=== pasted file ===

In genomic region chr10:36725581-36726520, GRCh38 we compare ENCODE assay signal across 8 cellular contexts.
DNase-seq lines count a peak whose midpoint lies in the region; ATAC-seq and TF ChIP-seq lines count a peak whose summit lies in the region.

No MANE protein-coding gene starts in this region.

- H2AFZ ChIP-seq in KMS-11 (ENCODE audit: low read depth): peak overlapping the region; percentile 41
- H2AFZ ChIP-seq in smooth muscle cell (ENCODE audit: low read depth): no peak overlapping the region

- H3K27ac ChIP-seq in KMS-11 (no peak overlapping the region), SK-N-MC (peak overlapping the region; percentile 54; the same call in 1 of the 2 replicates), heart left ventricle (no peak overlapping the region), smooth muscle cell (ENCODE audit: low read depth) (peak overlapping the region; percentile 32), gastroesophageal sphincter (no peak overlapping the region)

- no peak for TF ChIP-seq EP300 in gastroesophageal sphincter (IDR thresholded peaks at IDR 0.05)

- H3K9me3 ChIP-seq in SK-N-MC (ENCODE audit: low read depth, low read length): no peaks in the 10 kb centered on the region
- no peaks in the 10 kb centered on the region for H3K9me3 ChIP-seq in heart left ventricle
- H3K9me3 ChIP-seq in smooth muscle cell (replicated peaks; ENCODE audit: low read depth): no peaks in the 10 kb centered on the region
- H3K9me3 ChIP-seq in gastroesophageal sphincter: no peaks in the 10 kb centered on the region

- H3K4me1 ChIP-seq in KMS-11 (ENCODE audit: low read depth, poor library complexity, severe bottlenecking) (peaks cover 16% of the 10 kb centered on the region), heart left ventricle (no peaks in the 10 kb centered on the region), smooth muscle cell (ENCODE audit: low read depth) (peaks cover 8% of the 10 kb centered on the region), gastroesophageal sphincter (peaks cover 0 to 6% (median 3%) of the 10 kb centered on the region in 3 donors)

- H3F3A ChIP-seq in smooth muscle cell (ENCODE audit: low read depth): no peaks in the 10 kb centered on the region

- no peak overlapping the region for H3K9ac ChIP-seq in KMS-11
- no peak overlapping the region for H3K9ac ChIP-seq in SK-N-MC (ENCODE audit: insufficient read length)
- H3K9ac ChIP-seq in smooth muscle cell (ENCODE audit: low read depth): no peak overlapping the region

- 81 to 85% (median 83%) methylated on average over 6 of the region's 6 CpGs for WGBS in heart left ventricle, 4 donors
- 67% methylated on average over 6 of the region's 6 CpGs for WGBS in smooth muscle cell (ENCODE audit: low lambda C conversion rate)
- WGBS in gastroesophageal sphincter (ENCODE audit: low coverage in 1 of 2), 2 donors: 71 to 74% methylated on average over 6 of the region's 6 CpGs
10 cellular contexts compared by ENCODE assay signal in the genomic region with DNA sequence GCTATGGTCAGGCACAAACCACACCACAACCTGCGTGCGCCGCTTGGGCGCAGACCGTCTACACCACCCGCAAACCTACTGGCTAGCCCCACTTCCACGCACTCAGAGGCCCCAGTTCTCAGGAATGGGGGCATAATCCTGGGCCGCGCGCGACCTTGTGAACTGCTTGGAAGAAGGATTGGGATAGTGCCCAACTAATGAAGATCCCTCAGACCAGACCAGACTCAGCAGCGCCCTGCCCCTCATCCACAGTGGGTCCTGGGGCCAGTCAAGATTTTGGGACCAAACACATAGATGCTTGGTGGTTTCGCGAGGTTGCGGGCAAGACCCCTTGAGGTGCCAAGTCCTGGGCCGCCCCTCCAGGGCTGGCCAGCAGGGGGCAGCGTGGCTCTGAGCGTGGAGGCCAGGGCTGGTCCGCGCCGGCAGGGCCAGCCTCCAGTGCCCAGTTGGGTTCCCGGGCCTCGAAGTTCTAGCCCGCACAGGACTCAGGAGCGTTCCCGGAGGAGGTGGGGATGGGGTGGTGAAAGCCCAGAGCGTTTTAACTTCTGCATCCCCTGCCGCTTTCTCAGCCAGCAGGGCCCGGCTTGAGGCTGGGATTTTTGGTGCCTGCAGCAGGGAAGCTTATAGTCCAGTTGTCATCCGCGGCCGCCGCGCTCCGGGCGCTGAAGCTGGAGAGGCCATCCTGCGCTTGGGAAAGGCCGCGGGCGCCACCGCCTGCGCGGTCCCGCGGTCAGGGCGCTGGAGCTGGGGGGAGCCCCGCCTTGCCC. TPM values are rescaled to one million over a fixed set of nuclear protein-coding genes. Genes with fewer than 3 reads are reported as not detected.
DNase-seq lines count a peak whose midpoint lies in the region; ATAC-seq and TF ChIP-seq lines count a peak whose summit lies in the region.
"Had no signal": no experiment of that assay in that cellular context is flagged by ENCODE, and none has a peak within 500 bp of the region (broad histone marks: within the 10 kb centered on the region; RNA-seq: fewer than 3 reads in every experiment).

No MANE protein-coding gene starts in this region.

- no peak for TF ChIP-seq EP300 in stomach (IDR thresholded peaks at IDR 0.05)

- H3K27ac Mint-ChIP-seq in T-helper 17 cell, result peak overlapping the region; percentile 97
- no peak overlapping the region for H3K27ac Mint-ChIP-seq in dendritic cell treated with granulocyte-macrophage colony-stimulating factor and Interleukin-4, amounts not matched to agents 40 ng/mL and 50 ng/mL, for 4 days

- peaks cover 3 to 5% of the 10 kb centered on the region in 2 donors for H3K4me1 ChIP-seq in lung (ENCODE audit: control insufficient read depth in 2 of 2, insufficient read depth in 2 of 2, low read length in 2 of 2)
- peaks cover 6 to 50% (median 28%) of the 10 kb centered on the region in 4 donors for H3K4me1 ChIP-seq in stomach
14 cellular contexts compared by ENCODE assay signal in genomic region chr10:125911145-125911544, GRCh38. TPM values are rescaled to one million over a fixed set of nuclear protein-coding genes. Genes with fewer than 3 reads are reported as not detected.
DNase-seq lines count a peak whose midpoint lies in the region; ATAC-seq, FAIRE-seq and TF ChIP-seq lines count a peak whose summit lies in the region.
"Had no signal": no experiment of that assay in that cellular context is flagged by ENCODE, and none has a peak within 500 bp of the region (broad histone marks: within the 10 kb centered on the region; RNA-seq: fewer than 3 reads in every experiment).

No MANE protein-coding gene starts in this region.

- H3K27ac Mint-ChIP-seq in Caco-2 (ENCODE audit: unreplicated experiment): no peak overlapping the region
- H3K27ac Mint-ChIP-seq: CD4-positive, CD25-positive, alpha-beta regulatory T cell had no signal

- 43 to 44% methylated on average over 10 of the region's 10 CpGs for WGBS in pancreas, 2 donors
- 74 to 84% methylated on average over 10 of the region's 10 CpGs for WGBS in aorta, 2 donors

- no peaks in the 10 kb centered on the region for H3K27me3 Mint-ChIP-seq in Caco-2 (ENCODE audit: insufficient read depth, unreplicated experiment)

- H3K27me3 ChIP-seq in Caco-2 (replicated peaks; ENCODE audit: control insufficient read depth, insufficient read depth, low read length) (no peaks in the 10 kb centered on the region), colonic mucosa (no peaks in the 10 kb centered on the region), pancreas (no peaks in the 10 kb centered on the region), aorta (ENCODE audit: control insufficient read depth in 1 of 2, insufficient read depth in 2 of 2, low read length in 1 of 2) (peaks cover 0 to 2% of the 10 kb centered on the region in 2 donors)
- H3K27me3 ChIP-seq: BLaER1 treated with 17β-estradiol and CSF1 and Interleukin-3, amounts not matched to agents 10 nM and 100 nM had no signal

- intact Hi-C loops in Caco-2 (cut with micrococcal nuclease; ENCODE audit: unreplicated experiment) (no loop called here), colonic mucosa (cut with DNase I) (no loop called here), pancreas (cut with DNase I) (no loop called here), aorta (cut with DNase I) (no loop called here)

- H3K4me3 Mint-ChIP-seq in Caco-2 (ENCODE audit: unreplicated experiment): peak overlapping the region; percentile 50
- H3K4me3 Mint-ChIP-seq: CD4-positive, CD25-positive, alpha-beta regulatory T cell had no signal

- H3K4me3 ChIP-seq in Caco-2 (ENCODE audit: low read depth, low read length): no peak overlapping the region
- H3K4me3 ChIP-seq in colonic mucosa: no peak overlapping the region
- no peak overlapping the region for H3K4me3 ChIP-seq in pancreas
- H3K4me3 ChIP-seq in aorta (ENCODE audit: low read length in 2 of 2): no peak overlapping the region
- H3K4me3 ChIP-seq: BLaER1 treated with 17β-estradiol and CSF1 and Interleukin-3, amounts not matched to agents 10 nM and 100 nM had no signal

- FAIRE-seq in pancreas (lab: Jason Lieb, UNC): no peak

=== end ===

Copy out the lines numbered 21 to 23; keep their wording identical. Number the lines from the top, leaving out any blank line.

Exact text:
DNase-seq lines count a peak whose midpoint lies in the region; ATAC-seq and TF ChIP-seq lines count a peak whose summit lies in the region.
"Had no signal": no experiment of that assay in that cellular context is flagged by ENCODE, and none has a peak within 500 bp of the region (broad histone marks: within the 10 kb centered on the region; RNA-seq: fewer than 3 reads in every experiment).

No MANE protein-coding gene starts in this region.